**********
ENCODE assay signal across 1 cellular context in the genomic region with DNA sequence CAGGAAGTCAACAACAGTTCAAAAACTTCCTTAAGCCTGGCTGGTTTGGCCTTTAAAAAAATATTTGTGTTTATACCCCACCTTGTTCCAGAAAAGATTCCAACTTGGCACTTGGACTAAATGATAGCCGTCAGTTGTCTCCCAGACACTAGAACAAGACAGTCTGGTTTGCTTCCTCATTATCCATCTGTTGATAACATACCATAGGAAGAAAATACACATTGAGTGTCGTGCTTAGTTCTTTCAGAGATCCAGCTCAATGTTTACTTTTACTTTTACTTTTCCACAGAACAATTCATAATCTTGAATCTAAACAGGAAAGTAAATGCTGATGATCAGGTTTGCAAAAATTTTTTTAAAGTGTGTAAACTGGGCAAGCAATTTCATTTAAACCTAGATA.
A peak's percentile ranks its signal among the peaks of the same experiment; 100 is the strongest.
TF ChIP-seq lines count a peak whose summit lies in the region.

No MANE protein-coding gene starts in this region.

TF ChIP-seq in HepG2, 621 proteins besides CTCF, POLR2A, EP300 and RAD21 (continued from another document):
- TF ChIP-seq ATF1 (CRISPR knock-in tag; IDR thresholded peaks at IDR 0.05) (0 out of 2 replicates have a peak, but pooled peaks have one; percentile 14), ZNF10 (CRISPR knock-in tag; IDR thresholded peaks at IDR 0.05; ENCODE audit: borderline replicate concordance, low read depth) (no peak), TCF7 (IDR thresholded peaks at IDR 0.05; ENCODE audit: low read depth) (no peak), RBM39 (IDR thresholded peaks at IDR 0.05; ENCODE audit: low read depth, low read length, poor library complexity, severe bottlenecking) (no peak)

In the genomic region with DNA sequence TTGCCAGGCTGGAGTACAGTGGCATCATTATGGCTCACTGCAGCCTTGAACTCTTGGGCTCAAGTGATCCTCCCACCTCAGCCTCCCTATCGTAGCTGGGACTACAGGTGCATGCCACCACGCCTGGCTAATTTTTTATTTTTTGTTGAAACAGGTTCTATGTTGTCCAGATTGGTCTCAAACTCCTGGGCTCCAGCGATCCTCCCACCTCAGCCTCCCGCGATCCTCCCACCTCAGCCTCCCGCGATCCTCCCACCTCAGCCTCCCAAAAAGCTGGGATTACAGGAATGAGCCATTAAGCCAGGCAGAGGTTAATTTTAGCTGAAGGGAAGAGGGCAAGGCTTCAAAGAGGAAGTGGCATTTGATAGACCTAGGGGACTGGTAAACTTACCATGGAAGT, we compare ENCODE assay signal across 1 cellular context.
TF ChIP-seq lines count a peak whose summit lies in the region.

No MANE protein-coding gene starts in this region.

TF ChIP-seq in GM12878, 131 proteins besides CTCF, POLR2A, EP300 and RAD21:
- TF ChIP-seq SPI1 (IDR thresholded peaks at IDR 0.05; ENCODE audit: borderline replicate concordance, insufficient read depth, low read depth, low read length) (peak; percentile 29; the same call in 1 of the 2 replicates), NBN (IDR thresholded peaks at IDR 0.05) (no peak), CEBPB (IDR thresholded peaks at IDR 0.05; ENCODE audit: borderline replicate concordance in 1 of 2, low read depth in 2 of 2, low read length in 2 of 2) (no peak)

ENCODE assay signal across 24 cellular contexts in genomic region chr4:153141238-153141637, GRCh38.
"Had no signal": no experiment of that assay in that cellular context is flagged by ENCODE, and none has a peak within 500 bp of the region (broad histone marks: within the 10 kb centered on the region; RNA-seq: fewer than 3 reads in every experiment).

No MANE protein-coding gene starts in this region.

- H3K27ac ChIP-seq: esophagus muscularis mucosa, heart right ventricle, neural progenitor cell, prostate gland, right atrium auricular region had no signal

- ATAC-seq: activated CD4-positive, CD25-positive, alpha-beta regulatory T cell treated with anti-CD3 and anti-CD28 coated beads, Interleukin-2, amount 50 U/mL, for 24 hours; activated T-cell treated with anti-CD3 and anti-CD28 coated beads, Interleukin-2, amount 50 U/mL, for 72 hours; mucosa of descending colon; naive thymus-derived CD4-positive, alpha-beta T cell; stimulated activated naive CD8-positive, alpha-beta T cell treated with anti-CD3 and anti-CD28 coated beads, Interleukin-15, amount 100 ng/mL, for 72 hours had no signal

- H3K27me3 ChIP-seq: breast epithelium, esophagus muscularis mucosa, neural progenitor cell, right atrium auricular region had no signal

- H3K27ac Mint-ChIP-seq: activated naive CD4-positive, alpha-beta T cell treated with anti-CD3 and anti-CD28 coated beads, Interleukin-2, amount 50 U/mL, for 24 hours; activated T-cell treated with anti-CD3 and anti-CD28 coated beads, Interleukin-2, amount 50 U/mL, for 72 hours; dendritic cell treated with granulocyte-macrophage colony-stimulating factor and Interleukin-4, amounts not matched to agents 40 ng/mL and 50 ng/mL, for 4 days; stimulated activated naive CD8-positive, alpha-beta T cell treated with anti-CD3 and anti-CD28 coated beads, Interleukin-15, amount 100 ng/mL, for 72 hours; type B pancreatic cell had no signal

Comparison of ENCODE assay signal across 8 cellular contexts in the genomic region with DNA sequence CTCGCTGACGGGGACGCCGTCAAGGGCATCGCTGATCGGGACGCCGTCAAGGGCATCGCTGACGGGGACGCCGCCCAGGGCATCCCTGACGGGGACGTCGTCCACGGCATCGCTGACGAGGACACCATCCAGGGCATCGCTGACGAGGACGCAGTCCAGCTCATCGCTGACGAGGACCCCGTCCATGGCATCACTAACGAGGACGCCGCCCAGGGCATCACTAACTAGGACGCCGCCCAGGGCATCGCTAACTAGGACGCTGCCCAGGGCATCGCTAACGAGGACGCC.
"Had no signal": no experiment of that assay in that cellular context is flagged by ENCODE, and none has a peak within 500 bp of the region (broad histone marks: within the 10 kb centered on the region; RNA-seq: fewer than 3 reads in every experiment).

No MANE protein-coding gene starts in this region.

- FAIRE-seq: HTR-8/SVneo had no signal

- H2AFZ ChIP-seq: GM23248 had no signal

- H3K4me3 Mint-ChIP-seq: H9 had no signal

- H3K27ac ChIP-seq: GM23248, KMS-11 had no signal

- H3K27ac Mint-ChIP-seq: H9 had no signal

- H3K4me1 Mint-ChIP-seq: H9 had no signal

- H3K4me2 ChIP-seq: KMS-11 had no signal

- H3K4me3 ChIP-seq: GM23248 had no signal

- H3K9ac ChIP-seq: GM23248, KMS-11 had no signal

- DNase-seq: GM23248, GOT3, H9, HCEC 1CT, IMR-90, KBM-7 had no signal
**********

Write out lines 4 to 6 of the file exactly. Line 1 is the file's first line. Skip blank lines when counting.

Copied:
No MANE protein-coding gene starts in this region.

TF ChIP-seq in HepG2, 621 proteins besides CTCF, POLR2A, EP300 and RAD21 (continued from another document):
- TF ChIP-seq ATF1 (CRISPR knock-in tag; IDR thresholded peaks at IDR 0.05) (0 out of 2 replicates have a peak, but pooled peaks have one; percentile 14), ZNF10 (CRISPR knock-in tag; IDR thresholded peaks at IDR 0.05; ENCODE audit: borderline replicate concordance, low read depth) (no peak), TCF7 (IDR thresholded peaks at IDR 0.05; ENCODE audit: low read depth) (no peak), RBM39 (IDR thresholded peaks at IDR 0.05; ENCODE audit: low read depth, low read length, poor library complexity, severe bottlenecking) (no peak)